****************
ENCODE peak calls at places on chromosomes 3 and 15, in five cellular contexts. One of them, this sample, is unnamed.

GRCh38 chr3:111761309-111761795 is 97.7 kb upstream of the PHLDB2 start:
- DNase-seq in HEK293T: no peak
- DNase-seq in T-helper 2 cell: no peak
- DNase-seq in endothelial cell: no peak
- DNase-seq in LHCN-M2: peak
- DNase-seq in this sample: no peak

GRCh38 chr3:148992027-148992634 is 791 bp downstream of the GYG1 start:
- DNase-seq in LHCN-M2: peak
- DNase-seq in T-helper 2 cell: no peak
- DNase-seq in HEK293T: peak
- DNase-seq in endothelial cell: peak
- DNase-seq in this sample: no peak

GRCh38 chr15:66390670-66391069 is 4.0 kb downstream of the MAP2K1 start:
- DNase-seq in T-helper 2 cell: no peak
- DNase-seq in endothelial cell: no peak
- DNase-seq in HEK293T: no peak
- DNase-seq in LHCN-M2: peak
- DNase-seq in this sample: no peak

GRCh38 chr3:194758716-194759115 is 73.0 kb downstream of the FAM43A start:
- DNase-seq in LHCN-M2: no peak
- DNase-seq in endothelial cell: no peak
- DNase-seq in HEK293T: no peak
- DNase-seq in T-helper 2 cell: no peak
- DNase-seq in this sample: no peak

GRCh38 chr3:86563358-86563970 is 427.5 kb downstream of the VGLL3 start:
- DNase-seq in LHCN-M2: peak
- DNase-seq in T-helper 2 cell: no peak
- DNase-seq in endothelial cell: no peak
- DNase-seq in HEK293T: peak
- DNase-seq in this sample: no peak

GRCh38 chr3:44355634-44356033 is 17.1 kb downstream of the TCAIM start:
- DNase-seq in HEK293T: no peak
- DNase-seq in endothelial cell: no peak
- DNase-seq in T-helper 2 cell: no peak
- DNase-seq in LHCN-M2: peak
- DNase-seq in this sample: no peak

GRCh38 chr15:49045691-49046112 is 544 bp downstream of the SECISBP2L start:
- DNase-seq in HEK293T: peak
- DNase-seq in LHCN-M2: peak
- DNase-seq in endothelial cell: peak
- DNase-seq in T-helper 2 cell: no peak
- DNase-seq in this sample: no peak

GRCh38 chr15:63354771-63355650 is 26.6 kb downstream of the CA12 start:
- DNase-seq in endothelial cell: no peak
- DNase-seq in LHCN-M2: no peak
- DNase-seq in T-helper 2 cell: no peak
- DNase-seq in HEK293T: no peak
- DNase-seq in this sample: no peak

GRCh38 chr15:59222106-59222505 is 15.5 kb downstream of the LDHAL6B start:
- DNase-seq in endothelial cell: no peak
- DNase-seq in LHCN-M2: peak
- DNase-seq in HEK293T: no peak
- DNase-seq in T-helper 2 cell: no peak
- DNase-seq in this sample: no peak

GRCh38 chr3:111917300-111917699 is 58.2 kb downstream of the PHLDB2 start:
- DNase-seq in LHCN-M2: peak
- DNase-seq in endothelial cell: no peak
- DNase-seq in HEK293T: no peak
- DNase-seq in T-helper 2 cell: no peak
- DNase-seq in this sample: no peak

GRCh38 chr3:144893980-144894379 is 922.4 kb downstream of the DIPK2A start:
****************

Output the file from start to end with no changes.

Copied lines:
ENCODE peak calls at places on chromosomes 3 and 15, in five cellular contexts. One of them, this sample, is unnamed.

GRCh38 chr3:111761309-111761795 is 97.7 kb upstream of the PHLDB2 start:
- DNase-seq in HEK293T: no peak
- DNase-seq in T-helper 2 cell: no peak
- DNase-seq in endothelial cell: no peak
- DNase-seq in LHCN-M2: peak
- DNase-seq in this sample: no peak

GRCh38 chr3:148992027-148992634 is 791 bp downstream of the GYG1 start:
- DNase-seq in LHCN-M2: peak
- DNase-seq in T-helper 2 cell: no peak
- DNase-seq in HEK293T: peak
- DNase-seq in endothelial cell: peak
- DNase-seq in this sample: no peak

GRCh38 chr15:66390670-66391069 is 4.0 kb downstream of the MAP2K1 start:
- DNase-seq in T-helper 2 cell: no peak
- DNase-seq in endothelial cell: no peak
- DNase-seq in HEK293T: no peak
- DNase-seq in LHCN-M2: peak
- DNase-seq in this sample: no peak

GRCh38 chr3:194758716-194759115 is 73.0 kb downstream of the FAM43A start:
- DNase-seq in LHCN-M2: no peak
- DNase-seq in endothelial cell: no peak
- DNase-seq in HEK293T: no peak
- DNase-seq in T-helper 2 cell: no peak
- DNase-seq in this sample: no peak

GRCh38 chr3:86563358-86563970 is 427.5 kb downstream of the VGLL3 start:
- DNase-seq in LHCN-M2: peak
- DNase-seq in T-helper 2 cell: no peak
- DNase-seq in endothelial cell: no peak
- DNase-seq in HEK293T: peak
- DNase-seq in this sample: no peak

GRCh38 chr3:44355634-44356033 is 17.1 kb downstream of the TCAIM start:
- DNase-seq in HEK293T: no peak
- DNase-seq in endothelial cell: no peak
- DNase-seq in T-helper 2 cell: no peak
- DNase-seq in LHCN-M2: peak
- DNase-seq in this sample: no peak

GRCh38 chr15:49045691-49046112 is 544 bp downstream of the SECISBP2L start:
- DNase-seq in HEK293T: peak
- DNase-seq in LHCN-M2: peak
- DNase-seq in endothelial cell: peak
- DNase-seq in T-helper 2 cell: no peak
- DNase-seq in this sample: no peak

GRCh38 chr15:63354771-63355650 is 26.6 kb downstream of the CA12 start:
- DNase-seq in endothelial cell: no peak
- DNase-seq in LHCN-M2: no peak
- DNase-seq in T-helper 2 cell: no peak
- DNase-seq in HEK293T: no peak
- DNase-seq in this sample: no peak

GRCh38 chr15:59222106-59222505 is 15.5 kb downstream of the LDHAL6B start:
- DNase-seq in endothelial cell: no peak
- DNase-seq in LHCN-M2: peak
- DNase-seq in HEK293T: no peak
- DNase-seq in T-helper 2 cell: no peak
- DNase-seq in this sample: no peak

GRCh38 chr3:111917300-111917699 is 58.2 kb downstream of the PHLDB2 start:
- DNase-seq in LHCN-M2: peak
- DNase-seq in endothelial cell: no peak
- DNase-seq in HEK293T: no peak
- DNase-seq in T-helper 2 cell: no peak
- DNase-seq in this sample: no peak

GRCh38 chr3:144893980-144894379 is 922.4 kb downstream of the DIPK2A start: